SINGAPORE — The dollar took a breather on Tuesday after a sweeping rally, easing slightly from milestone highs on the euro, yen and sterling, but not too far as recession stalk Europe and U.S. interest rates are poised for sharp rises.
The euro was up 0.4% to $0.9963 in early Asia trade after it hit a two-decade low of $0.9876 on Monday as the prospects for a winter without Russian gas sunk in.
Overnight trade was thinned by a holiday in the United States and on Tuesday the highlight of the Asia session will be a central bank meeting in Australia, where markets have priced about a 64% chance of a 50 basis point rate hike.
Russia has halted gas flow along the Nord Stream 1 pipeline to Germany indefinitely, at first blaming an oil leak at a compressor station but on Monday linking the stoppage to sanctions imposed by the west.
Sterling had hit a 2-1/2 year low of $1.1444 on the news, but rose 0.5% to $1.1585 in Asia. Liz Truss is Britain’s new Prime Minister after winning a leadership vote on Monday and her promises of tax cuts add uncertainty to government finances.
“Existential choices now need to be made, because there may not be enough energy to go round,” said Michael Every, global strategist at Rabobank.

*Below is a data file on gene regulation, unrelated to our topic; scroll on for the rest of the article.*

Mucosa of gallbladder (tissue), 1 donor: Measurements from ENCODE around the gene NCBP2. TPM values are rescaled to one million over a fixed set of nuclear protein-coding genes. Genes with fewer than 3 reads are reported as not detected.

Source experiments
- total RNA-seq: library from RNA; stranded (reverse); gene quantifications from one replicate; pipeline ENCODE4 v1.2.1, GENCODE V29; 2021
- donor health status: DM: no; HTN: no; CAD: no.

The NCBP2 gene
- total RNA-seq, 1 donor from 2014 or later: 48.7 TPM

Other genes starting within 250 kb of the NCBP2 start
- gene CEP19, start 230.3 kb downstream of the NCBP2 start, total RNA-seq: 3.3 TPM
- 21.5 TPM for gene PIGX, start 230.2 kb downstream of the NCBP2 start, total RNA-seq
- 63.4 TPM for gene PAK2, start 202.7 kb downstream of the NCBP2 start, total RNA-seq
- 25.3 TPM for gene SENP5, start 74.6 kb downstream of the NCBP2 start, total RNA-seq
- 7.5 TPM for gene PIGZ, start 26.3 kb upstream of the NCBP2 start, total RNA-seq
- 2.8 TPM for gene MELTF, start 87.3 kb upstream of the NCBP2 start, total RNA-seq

“The choices are obviously unappetising.”
The dollar index fell 0.2% to 109.46 after rising as high as 110.27 on Monday. The yen, which has tumbled as U.S. rate hikes gather pace and widen the gap on anchored Japanese interest rates, last traded at 140.30 per dollar, not far from a 24-year trough of 140.80 hit last week.
Chinese authorities have stiffened their resistance to the dollar’s rise and late on Monday cut the foreign exchange reserve requirement ratio (RRR), freeing up dollars for banks to sell.
The move had only a limited effect on the exchange rate, with the yuan steady at 6.9412 in offshore trade.
The Australian and New Zealand dollars rose about 0.5% in morning trade, though analysts weren’t convinced a big rate hike in Australia would move the dial too far.
The Aussie was last 0.4% higher at $0.6826 and the kiwi rose 0.5% to $0.6121.
“In general, currency reactions to rate rises outside of the U.S. in recent months, even if they exceed expectations, don’t seem to have more than a temporary impact,” said National Australia Bank’s head of FX strategy, Ray Attrill.
“I think the key would be obviously in the language of the statement.”
(Reporting by Rae Wee Editing by Shri Navaratnam)